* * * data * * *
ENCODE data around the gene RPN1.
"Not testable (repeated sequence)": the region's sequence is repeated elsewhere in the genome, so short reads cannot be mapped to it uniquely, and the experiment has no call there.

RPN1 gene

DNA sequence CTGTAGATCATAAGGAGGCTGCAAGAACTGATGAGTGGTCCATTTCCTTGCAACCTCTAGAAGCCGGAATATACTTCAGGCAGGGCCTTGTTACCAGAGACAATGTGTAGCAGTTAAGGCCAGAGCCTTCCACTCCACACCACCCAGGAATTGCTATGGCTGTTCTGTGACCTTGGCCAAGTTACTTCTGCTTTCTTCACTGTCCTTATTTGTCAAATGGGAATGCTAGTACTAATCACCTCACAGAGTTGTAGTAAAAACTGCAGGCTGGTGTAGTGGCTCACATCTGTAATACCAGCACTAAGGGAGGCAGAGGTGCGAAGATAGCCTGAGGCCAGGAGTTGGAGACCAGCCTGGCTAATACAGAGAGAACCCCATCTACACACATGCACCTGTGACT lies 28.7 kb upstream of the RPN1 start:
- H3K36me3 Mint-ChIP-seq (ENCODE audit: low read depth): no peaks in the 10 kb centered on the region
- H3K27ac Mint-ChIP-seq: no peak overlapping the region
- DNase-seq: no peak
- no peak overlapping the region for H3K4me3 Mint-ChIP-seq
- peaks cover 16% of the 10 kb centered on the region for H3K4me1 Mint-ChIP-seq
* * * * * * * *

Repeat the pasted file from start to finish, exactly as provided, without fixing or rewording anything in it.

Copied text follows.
ENCODE data around the gene RPN1.
"Not testable (repeated sequence)": the region's sequence is repeated elsewhere in the genome, so short reads cannot be mapped to it uniquely, and the experiment has no call there.

RPN1 gene

DNA sequence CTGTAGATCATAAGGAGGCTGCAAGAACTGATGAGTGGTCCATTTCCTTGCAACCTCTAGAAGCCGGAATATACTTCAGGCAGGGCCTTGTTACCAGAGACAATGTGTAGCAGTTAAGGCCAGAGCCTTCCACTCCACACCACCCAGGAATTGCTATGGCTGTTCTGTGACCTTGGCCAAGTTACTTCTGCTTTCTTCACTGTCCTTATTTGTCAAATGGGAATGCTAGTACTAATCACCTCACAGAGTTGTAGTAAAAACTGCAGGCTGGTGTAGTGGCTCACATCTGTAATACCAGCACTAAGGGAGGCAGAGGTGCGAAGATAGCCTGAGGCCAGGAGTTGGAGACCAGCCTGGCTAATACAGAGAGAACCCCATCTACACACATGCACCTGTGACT lies 28.7 kb upstream of the RPN1 start:
- H3K36me3 Mint-ChIP-seq (ENCODE audit: low read depth): no peaks in the 10 kb centered on the region
- H3K27ac Mint-ChIP-seq: no peak overlapping the region
- DNase-seq: no peak
- no peak overlapping the region for H3K4me3 Mint-ChIP-seq
- peaks cover 16% of the 10 kb centered on the region for H3K4me1 Mint-ChIP-seq